I have a $6\times6$ matrix having its elements being functions of Euler's angles (ZXZ rotation scheme) representing a tensor physical property. To find the average of the tensor property, I need to integrate this matrix over space in a spherical coordinate system. I found at many places that two of the Euler's angles are same as the spherical coordinates $(\theta, \phi)$, but I am not able to imagine how to deal with the third Euler's angle in this integration. Would appreciate any help.

  • 1
    $\begingroup$ I don't think you can convert one into the other. Euler angles can define any rotation having the radius $r$ fixed. If you have this fixed, which is one of the spherical coordinates you won't be able to get it by any transformation. $\endgroup$
    – Mr. Nobody
    Commented Oct 24, 2018 at 10:24

1 Answer 1


I believe that the orientational average of a function $f(\phi, \theta, \chi)$ of the three Euler angles $\phi$, $\theta$, $\chi$ may be written $$ \langle f\rangle = \frac{1}{8\pi^2} \int_0^{2\pi} d\phi \, \int_0^{\pi} \sin\theta d\theta \, \int_0^{2\pi} d\chi \, f(\phi, \theta, \chi) $$ Here $\theta$ is the angle of rotation about the $x$ axis, which is applied in between the two rotations about the $z$ axes. You can see an example of this being used in this paper (in that paper the intermediate rotation is about the $y$ axis, but I don't believe that affects the volume elements appearing in the integral).

[EDIT following OP comments]

I'm just going to make a few more remarks here, following the comments made on my original answer. (Generally, extended discussion in the comments is discouraged, and I can see the danger of going far beyond the original question).

From your comments, and your other question on Math SE, it seems that you wish to orientationally average a $6\times 6$ stiffness tensor for a crystal with some symmetry.

Certainly, you can use symmetry to restrict the range of integration. You need to identify symmetry elements (rotations) of the crystal, let's say $\mathcal{R}$, which satisfy $f(\Omega)=f(\mathcal{R}\Omega)$ where $\Omega$ is short for $(\phi,\theta,\chi)$. Then you need to identify the corresponding angle ranges, i.e. the sub-regions of angular integration that are mapped into each other by this same operation $\mathcal{R}$. It may be easiest to represent $\mathcal{R}$ as a rotation about an axis by a specified angle, but this is easily converted into other forms. If you are doing this numerically, it would make sense to check (numerically) once or twice that you get the same answer from the full integration as from the symmetry-reduced one.

However, for a symmetric crystal, surely the angular dependence of a fourth-rank tensor is known exactly? For example, for cubic crystals, this open source paper by KM Knowles and PR Howie, J Elast, 120, 87 (2015) describes in eqn (5) how the stiffness tensor $C_{ijk\ell}$ (written in its full form, not in the reduced Voigt $6\times6$ notation) depends on orientation, which is represented as a $3\times3$ rotation matrix with components $a_{ij}$. (These can be written, if you like, in terms of the Euler angles). Once you know the elements of $C_{ijk\ell}$ in a convenient set of axes based on the crystal unit cell, computing the orientational average of these rotation matrix elements is relatively straightforward, and for an isotropic orientational average (which seems to be what you want, i.e. you haven't mentioned an orientational distribution function) it can surely be evaluated analytically. An example is given in section 7 of that paper.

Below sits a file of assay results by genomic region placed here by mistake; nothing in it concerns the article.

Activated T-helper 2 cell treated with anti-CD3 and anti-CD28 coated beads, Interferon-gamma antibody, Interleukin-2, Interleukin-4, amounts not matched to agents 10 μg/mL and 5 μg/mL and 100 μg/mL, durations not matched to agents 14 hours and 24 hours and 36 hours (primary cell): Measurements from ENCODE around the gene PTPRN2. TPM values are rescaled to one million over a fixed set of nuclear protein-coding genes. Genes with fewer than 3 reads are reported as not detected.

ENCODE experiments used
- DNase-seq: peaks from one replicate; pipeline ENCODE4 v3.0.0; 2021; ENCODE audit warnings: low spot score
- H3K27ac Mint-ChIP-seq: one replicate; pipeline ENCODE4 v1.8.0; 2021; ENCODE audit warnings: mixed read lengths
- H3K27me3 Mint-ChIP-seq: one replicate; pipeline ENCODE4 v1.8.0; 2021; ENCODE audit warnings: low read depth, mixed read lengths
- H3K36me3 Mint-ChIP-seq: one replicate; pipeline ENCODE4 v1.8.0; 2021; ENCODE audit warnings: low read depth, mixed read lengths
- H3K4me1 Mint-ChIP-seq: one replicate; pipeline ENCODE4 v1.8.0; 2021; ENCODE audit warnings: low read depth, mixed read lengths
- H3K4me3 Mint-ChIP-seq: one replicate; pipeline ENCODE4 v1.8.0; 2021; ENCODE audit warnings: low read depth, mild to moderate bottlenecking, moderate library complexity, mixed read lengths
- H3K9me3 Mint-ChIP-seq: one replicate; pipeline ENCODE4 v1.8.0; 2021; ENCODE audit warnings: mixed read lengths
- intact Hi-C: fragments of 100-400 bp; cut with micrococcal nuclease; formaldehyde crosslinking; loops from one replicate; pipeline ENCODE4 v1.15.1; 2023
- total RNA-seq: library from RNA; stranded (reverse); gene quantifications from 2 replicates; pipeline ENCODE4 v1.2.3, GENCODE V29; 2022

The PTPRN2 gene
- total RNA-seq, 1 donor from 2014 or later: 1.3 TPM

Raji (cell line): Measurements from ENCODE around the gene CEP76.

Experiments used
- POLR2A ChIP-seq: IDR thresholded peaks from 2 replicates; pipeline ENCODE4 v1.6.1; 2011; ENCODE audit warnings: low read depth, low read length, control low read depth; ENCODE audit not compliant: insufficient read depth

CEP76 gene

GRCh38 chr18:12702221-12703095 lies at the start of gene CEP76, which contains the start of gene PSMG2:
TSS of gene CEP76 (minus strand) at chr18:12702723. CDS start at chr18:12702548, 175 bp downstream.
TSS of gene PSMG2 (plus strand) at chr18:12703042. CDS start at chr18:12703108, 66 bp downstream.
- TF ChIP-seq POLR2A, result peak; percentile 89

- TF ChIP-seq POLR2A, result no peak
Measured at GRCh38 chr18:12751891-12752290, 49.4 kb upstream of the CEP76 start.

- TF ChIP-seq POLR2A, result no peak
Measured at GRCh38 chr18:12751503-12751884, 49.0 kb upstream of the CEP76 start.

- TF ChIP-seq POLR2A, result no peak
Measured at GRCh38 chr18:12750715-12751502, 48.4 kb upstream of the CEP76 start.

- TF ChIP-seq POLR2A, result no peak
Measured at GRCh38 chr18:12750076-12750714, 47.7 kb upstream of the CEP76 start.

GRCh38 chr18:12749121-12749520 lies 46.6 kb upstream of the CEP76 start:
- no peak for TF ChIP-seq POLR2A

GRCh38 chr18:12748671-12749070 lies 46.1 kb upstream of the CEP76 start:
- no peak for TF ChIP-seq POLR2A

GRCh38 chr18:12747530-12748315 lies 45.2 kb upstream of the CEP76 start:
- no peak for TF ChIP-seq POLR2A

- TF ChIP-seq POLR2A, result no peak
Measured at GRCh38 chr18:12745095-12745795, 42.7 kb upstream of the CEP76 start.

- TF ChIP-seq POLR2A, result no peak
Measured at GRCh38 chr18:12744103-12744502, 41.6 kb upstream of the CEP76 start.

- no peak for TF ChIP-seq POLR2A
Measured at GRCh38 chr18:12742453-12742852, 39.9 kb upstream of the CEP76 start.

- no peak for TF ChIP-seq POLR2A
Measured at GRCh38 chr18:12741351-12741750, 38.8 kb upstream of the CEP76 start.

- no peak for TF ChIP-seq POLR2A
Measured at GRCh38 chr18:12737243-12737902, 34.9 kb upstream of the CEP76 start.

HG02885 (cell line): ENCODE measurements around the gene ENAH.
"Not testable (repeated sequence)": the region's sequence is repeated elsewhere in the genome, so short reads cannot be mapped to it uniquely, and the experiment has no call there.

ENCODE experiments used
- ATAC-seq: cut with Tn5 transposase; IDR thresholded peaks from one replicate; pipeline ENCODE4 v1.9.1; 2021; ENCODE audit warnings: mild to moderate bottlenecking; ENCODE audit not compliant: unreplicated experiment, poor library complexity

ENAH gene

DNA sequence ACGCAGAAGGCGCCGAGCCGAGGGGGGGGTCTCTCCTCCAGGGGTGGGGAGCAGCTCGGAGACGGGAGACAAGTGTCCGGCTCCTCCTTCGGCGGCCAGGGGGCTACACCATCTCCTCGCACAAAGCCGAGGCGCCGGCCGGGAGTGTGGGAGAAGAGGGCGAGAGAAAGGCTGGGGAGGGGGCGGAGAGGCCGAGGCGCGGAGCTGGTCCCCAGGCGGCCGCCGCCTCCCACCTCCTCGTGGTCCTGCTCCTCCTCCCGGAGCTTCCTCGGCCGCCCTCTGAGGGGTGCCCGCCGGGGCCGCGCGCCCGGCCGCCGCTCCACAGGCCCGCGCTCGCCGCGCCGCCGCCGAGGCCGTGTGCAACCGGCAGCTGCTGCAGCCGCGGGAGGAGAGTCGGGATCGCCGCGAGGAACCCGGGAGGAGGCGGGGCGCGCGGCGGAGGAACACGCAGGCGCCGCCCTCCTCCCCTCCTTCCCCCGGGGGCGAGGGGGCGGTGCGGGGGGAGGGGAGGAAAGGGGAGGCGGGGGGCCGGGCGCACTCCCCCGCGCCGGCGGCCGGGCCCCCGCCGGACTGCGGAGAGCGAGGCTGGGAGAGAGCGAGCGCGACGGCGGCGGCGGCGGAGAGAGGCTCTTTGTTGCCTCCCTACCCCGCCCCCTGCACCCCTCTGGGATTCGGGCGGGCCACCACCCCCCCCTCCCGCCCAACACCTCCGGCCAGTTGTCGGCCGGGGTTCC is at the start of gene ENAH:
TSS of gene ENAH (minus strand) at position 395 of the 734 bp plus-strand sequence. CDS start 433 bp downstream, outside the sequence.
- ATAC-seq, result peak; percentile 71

Of course, your crystal may not be cubic. But for any crystal symmetry, it should be possible to apply the same principles, and it may have already been done for your crystal, if you search in the literature.

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    $\begingroup$ These notes on the Haar measure back up your equation; they also contain a reference to Naimark's Linear Representations of the Lorentz Group if you want more details. (The Haar measure is basically a "volume element" for a group which is preserved under the action of that group, in this case $SO(3)$.) $\endgroup$ Commented Oct 24, 2018 at 12:09
  • $\begingroup$ Many thanks @MichaelSeifert that's helpful. I was looking around for something to point the OP to, about SO(3), but settled for a practical example of use! $\endgroup$
    – user197851
    Commented Oct 24, 2018 at 12:16
  • $\begingroup$ Thanks for the response and reference. One more small point, which I did not mentioned in my last post. To take under the consideration of symmetry of crystal, I need to integrate this tensor within the given range of (theta, phi). Say theta (0, Pi/4) and phi (0, ArcCot[theta]). How should I approach. Are phi and theta in above formula same as in spherical coordinate system ? Thanks once again. $\endgroup$
    – user49535
    Commented Oct 24, 2018 at 12:40
  • $\begingroup$ Only you can answer that question! You need to think about the definition of the angles you are using. And $\text{ArcCot}(\theta)$ looks a little odd if $\theta$ is an angle. I usually interpret $\theta$ as a rotation about the intermediate $y$ axis, not about $x$. Have a look at the Wikipedia page and decide for yourself if this is the same $\theta$ as yours. $\endgroup$
    – user197851
    Commented Oct 24, 2018 at 13:16
  • $\begingroup$ Thanks for the link. Considering the range of angles used in formula given by you, it seems I would need to integrate phi/chi in the range of 0-Pi/4 and theta 0-ArcCot[Cos phi/chi]. Sorry for typo in last message. Still have some confusion between phi and chi. Since spherical coordinates are easy to imagine- I am dead sure that phi (angle having full range of 0 - 2Pi) needs to be integrated 0 - Pi/4 and theta (full range of 0 - Pi) 0 - ArcCot[Cos theta]. $\endgroup$
    – user49535
    Commented Oct 25, 2018 at 4:44

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